As is almost always the case a small minority of protestors escalated things to the level of violence so any generalizations about the behavior of all of the protestors would be false. Sadly, the actions of the few far out shadow any peaceful message that the many may have been trying to share.

And while a baseball game being played in an empty Ballpark is likely something that will be forever mentioned as part of Baseball lore and may even warrant a small exhibit at the Baseball Hall of Fame, it is those few individuals who turned to violent protests that caused the community of Baltimore to lose the economic benefit from at least six baseball games.

Granted two of the cancelled games will be made up as a doubleheader later in the season but the fact remains the protests took money out of people’s pockets.

Bars and restaurants near the Ballpark did not benefit from the game day crowds and the various vendors who sell peanuts and Cracker Jacks missed out on income from the games as well.

Hopefully the Orioles are able to come home to roost by the time of their next schedule home game, however, Major League Baseball has made it very clear that fans will not be allowed inside the Ballpark while protests are still actively occurring.

While it is certainly unfortunate that games are being played without fans and Camden Yards, the safety of the thousands of fans had to be taken into account so while it was a difficult decision to move out of Baltimore it was likely the only decision MLB felt they could make.

When the dust settles it is the images of the burning police cars and looting that most people will remember more than any peaceful demonstration that may have occurred.

In previous times of despair, such as the aftermath of the Boston Marathon Bombing, baseball has served as a way to unite the community and help heal wounds.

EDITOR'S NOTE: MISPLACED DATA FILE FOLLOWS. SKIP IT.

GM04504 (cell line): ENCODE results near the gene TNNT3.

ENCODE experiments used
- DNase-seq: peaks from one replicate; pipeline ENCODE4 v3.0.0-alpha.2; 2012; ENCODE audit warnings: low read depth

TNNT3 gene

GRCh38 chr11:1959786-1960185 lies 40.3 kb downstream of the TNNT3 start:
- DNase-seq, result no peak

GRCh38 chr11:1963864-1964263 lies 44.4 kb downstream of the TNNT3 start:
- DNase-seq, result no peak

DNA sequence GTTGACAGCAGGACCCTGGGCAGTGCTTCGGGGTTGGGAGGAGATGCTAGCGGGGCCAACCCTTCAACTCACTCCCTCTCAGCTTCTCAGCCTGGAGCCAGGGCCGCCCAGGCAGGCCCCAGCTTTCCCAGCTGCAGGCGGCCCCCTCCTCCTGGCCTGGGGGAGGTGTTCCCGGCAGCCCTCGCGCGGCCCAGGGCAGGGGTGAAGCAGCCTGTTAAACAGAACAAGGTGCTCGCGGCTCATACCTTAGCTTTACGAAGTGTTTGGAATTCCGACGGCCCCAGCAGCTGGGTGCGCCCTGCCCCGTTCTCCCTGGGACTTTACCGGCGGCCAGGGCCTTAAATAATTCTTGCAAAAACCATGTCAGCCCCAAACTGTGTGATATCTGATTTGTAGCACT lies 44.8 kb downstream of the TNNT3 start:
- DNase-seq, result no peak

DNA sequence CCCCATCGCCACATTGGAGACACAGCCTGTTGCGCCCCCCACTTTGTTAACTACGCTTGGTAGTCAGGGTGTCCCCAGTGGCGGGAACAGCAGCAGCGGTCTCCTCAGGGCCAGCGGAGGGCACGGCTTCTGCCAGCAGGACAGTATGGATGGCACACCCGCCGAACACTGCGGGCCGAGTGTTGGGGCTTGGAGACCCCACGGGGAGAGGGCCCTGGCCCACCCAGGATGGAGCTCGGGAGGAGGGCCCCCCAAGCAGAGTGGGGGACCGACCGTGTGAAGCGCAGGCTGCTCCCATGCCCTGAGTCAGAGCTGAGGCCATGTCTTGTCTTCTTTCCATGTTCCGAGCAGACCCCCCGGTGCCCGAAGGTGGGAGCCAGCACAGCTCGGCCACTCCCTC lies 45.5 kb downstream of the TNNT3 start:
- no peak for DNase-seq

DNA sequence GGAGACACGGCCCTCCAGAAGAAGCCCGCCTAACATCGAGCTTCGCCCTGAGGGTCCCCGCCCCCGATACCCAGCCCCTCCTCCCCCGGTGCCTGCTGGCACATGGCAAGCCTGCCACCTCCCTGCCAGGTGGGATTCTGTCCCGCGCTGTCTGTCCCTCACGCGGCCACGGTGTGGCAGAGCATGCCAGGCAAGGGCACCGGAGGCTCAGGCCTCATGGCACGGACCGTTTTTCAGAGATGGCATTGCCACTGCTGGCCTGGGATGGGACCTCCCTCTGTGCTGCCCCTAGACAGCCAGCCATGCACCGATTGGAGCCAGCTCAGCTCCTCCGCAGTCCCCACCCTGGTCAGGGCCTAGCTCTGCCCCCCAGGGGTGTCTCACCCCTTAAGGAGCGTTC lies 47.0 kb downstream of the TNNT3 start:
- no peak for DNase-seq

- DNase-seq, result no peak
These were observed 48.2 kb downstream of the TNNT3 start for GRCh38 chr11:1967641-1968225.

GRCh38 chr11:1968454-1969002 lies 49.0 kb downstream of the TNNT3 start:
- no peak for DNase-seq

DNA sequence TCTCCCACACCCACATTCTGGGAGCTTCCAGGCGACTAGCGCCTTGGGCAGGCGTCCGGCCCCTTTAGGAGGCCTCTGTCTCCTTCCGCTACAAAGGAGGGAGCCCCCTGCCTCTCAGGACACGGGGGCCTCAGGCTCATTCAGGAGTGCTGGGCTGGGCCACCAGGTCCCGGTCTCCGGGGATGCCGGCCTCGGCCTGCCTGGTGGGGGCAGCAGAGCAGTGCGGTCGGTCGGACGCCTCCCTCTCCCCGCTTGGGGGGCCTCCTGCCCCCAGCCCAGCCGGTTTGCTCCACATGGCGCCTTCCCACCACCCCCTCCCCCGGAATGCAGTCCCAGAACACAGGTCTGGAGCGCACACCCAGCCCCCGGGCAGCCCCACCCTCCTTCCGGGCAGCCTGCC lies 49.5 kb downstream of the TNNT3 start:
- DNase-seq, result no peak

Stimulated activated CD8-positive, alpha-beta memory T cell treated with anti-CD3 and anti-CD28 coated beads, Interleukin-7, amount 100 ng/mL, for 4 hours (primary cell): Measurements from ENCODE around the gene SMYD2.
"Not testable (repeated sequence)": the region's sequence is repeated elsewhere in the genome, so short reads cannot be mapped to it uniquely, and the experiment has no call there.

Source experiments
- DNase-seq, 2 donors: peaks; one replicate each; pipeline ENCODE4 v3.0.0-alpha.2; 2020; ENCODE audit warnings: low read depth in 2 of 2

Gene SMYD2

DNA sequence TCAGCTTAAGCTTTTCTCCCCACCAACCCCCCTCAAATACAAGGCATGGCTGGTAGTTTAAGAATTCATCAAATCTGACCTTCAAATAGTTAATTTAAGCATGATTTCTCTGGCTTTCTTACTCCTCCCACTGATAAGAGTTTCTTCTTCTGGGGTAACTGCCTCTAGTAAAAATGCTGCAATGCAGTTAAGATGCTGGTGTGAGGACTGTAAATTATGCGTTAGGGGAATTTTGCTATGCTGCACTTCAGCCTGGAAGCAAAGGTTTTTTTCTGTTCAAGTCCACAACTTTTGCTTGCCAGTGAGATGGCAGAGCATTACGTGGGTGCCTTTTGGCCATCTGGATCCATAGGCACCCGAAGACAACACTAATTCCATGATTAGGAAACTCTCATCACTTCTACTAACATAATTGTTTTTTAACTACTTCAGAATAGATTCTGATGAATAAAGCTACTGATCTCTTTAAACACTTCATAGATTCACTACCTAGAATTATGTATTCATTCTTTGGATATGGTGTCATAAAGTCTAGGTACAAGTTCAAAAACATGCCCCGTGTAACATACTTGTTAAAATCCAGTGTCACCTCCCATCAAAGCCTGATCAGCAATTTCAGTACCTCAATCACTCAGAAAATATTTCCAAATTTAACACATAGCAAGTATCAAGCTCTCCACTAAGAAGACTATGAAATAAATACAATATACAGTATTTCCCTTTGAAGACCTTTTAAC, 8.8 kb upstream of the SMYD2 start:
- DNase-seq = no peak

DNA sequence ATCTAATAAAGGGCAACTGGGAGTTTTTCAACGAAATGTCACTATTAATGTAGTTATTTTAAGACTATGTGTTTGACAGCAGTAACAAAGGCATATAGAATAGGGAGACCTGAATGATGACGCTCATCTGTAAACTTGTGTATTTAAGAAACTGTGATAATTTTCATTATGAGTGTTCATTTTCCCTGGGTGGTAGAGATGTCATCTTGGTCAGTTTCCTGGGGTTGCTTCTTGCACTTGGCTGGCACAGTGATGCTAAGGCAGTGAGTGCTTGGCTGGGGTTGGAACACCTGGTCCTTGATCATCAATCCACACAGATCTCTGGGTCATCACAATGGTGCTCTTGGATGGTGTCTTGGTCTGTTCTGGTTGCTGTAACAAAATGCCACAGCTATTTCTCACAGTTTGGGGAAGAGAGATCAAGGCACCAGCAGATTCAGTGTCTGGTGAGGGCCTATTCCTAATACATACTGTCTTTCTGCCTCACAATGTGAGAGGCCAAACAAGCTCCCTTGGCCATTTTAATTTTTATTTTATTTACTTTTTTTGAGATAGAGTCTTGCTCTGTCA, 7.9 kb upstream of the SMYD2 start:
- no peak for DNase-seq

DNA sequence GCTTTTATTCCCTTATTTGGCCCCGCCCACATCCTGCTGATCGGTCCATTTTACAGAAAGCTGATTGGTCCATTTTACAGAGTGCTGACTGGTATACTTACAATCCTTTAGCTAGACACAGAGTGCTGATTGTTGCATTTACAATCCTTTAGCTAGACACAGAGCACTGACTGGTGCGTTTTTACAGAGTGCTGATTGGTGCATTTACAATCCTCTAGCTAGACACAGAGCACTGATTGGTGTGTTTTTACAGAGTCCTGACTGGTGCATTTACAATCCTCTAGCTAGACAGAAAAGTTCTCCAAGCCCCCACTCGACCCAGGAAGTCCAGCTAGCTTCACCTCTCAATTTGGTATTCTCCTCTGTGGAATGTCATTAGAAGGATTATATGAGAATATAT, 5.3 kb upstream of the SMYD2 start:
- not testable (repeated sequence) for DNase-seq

Hopefully baseball in Baltimore can once again unite the community to focus on being one Baltimore cheering together for the men wearing the orange and black.

That is not to say that Esskay hot dogs, and crab cakes can solve all of societies problems nor is diminishing the rights of citizens to engage in peaceful demonstrations to stand up when they feel they are being wronged.

Orioles first baseman Chris Davis was one of two players to hit a home run with no fans there to catch it. Photo R. Anderson

Orioles first baseman Chris Davis was one of two players to hit a home run with no fans there to catch it.
Photo R. Anderson

Regardless of whether one agrees with the protesters or not one should agree that they have the right to demonstrate within the boundaries of the law.

It is when those protests fall outside the boundaries of the law that action, even the difficult action of looking fans out of a Ballpark, must be taken to ensure that innocent people are not harmed.

Now if you’ll excuse me, I need to see what sporting event will be aired next without any fans.

Copyright 2015 R Anderson

Hinchcliffe Wreck Shows Risk of Injuries are Part of Everyday Life for Athletes

Every day life is full of risks if one really stops to think about it.

There is the risk of stubbing one’s toe while fumbling in the dark all the way to the risk that someone will run into the back of your car while you are stopped at a light.

For professional athletes there are the every day toe stubbing risks that the average person faces along with the risk that in some cases they might be seriously injured or even die at work due to the inherent risks associated with what they do for a living.

James Hinchcliffe (shown in Winner's Circle after the 2013 Grand Prix of Houston) recently reminded people that driving Indy Cars is risky business. Photo R. Anderson

James Hinchcliffe (shown in Winner’s Circle during the 2013 Grand Prix of Houston) recently reminded people that driving Indy Cars is risky business.
Photo R. Anderson

Of course, police officers, firefighters, and members of the military are among the many professions who also put their life’s at risk so in no way do I want to come across as saying that athletes are the only ones with risky professions.

There are countless men and women working tirelessly at dangerous jobs every day who deserve our thanks for keeping us protected.